There are marked discrepancies between the prevalence of diabetes among different communities in Sub-Saharan Africa. The studies from Tanzania (Aspray et al. 2000; McLarty et al. 1989), showing an urban-to-rural ratio of five to one, and from Cameroon (Mbanya et al. 1997), with a ratio of two to one, both confirm the urban-rural discrepancy in diabetes prevalence and suggest the consequent likely increases because of urban migration. The data used for the extrapolation of current prevalence rates (table 19.2) in distant and probably dissimilar countries and populations indicate the great need for more epidemiological investigations in Sub-Saharan Africa. Such a need is dictated by the prevalence of undiagnosed diabetes, which accounted for 60 percent of those with diabetes in Cameroon (Mbanya et al. 1997), 70 percent in Ghana (Amoah, Owusu, and Adjei 2002), and over 80 percent in the recent study in Tanzania (Aspray et al. 2000). It would therefore appear that in Sub-Saharan Africa, for every diagnosed person with diabetes, there are one to three undiagnosed cases.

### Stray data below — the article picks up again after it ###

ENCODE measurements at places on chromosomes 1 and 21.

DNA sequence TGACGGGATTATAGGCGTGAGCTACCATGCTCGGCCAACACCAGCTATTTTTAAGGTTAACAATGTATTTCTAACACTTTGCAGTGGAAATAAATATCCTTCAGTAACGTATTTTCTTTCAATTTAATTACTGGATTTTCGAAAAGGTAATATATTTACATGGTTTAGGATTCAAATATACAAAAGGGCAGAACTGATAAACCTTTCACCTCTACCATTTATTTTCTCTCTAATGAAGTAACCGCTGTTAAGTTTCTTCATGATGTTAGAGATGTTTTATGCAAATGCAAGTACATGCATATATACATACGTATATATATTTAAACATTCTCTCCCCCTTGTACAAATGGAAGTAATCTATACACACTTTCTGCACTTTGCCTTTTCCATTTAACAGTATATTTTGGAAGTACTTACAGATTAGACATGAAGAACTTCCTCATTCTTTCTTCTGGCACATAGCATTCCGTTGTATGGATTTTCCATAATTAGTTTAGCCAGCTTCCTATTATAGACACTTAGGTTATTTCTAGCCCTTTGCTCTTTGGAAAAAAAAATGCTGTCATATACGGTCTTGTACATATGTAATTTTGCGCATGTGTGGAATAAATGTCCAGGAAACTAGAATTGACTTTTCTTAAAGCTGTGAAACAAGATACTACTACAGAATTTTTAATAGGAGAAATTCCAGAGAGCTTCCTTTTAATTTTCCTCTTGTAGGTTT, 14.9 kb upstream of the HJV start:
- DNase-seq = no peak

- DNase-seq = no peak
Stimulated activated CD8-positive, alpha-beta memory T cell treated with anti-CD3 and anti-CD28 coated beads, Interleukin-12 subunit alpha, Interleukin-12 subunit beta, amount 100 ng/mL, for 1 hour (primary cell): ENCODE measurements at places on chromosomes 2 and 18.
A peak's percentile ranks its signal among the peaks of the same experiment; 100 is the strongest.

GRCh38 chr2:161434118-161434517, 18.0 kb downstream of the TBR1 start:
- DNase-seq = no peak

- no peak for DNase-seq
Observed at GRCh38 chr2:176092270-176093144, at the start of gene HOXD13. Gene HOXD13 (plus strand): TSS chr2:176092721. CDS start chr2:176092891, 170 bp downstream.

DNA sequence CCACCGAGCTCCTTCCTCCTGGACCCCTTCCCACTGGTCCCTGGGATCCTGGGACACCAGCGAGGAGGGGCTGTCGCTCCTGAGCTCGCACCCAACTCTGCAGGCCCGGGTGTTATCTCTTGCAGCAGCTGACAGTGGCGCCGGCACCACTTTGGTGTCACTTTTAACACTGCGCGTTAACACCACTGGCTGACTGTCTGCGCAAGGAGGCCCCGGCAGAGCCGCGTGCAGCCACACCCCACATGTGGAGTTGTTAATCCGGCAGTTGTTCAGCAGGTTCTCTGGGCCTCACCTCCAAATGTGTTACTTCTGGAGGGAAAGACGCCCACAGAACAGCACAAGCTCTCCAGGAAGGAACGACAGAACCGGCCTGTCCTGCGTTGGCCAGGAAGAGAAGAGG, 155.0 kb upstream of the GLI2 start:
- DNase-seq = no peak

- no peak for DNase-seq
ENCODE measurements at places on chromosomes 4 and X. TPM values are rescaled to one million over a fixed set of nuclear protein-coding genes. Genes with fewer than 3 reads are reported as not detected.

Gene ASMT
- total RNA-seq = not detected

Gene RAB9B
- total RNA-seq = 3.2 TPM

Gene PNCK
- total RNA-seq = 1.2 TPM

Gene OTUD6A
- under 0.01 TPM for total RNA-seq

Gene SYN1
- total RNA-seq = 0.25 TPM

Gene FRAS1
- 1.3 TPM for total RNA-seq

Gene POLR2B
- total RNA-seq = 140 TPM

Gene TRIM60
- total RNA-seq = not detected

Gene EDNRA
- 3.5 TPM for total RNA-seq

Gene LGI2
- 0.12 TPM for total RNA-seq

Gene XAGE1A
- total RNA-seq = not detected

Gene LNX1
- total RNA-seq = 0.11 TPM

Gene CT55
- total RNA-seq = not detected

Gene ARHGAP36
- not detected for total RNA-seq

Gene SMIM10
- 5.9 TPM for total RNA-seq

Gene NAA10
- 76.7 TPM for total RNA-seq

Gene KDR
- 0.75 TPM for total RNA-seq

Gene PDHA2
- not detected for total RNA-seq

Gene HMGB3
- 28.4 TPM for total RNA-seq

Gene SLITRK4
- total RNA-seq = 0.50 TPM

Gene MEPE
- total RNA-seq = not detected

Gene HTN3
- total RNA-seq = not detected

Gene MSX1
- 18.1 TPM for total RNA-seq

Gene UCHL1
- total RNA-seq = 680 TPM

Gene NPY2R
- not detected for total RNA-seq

The International Diabetes Federation estimated that in 2003 the number of people age 20 to 79 years with diabetes in Sub-Saharan Africa was over 7 million for a population of more than 295 million, giving a prevalence rate of 2.4 percent. About 65 percent of those affected with diabetes lived in the urban areas, whereas 35 percent lived in the rural communities. More than 46 percent (3.3 million) of the diabetic population were 40 to 59 years old, whereas 28 percent and 26 percent, respectively, were 20 to 39 and 60 to 79 years old (table 19.4). This has serious implications for the productivity of the region, since diabetes affects the active members of the community. The top five countries with the highest number of people affected by diabetes in Sub-Saharan Africa are Nigeria (about 1.2 million people), South Africa (841,000), the Democratic Republic of Congo (552,000), Ethiopia (550,000), and Tanzania (380,000) (table 19.4).
Table 19.4. Prevalence Estimates of Diabetes Mellitus, by Country, 2003.
Table 19.4

Prevalence Estimates of Diabetes Mellitus, by Country, 2003.